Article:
Holyrood could waste yet more money after nearly £1m spend on Supreme Court losses

23, December 2022

The Scottish Government could waste more taxpayers’ money if it continues pursuing legislation that is beyond its powers.

One of Scotland’s best-known KCs advises that proposals for a broad ban on ‘conversion therapy’ are “outside the Parliament’s legislative competence”.

The Christian Institute has previously warned the Scottish Government that it will pursue action in the courts if an ill-thought-through law is passed which interferes with Christians’ right to pray or provide pastoral care in line with Biblical sexual ethics.

Newly-released Scottish Government figures show that the bill for legal costs relating to the indyref2 Supreme Court defeat amounted to over £250,000.

Add to that almost £500,000 spent on the overturned Named Person scheme and nearly £100,000 spent on the flawed UNCRC (United Nations Convention on the Rights of the Child) case, and it is clear the Scottish public is pouring money into Supreme Court losses. There will be little public appetite for any more unwinnable court cases.

But the SNP-Green alliance is considering controversial plans to outlaw any activity – including parental chats, prayer and preaching – deemed to be an attempt to change a person’s sexuality or gender identity.

The Christian Institute’s Simon Calvert warned: “Church workers, feminist activists, mums and dads – all sorts of innocent people could find themselves on the wrong end of a prosecution if this becomes law. And I think Scottish taxpayers will eventually find themselves picking up the legal bill for another court defeat.”

In a formal written opinion for The Christian Institute about the recommendations of ‘experts’ appointed by the Scottish Government, Aidan O’Neill KC writes:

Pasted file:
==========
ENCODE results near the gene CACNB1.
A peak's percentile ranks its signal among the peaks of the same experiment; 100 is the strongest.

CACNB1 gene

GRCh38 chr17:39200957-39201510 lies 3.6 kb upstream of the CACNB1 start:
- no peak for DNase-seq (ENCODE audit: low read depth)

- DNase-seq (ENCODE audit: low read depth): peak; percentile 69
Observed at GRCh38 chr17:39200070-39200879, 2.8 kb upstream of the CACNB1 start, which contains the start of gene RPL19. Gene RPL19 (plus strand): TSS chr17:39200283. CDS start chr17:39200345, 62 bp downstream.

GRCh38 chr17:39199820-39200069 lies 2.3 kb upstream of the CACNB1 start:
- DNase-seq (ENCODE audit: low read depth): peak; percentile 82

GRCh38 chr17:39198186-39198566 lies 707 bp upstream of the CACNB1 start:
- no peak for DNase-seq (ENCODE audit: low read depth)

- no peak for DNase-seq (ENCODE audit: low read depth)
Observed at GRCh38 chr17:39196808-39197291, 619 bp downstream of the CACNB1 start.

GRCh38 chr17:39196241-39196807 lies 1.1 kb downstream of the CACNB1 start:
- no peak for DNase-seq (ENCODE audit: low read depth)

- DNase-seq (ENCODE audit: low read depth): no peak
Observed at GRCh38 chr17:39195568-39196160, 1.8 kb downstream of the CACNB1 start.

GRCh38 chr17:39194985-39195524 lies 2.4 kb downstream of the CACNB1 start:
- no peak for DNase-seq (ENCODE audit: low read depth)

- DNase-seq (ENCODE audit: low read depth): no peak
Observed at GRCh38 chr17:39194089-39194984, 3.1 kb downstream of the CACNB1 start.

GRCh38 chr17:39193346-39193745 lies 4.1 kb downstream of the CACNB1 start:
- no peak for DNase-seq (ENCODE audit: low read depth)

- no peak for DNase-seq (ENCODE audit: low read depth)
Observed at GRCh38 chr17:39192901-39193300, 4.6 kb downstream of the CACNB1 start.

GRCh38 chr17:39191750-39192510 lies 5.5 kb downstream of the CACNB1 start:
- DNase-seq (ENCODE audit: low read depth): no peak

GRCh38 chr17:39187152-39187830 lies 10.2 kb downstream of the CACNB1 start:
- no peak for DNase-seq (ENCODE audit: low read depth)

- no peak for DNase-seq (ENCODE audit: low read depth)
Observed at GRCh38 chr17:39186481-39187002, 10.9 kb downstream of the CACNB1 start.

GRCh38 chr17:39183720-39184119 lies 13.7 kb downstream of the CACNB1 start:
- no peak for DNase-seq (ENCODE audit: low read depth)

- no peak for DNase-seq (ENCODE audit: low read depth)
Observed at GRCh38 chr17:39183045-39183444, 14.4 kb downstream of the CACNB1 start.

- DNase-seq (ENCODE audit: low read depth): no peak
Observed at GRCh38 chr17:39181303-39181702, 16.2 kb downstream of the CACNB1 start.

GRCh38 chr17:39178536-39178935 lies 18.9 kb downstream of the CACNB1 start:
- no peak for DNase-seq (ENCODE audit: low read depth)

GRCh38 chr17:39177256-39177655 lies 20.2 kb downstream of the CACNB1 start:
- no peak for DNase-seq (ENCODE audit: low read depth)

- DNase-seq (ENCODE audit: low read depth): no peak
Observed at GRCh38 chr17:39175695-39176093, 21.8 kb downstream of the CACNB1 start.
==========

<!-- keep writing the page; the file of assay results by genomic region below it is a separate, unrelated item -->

“The Expert Group’s recommendations undoubtedly involve proposals for radical changes in the current law and a marked expansion in the powers of the State; indeed they are fundamentally illiberal in intent.”

“One effect (and the apparent intent) of the Expert Group’s recommendations would be to criminalise, among other things, the open expression of such orthodox traditional religious beliefs that sexual activity is only properly permissible within the bounds of an opposite sex marriage if said with a view to encouraging another to refrain from same-sex sexual behaviour.”

“Were the Scottish Government to adopt the Expert Group’s recommendations and legislation were introduced and passed to give effect to them by the Scottish Parliament, this would have the undoubted effect of criminalising much mainstream pastoral work of churches, mosques and synagogues and temples.”

“The recommendations of the Expert Group go far beyond a simple restatement or codification of the relevant law which might currently be prayed in this area. Instead, the recommendations seek to innovate upon and make substantial changes to the current law. Because of this, in my view, it would be beyond the powers of the Scottish Parliament to legislate along the terms recommended by the Expert Group.”

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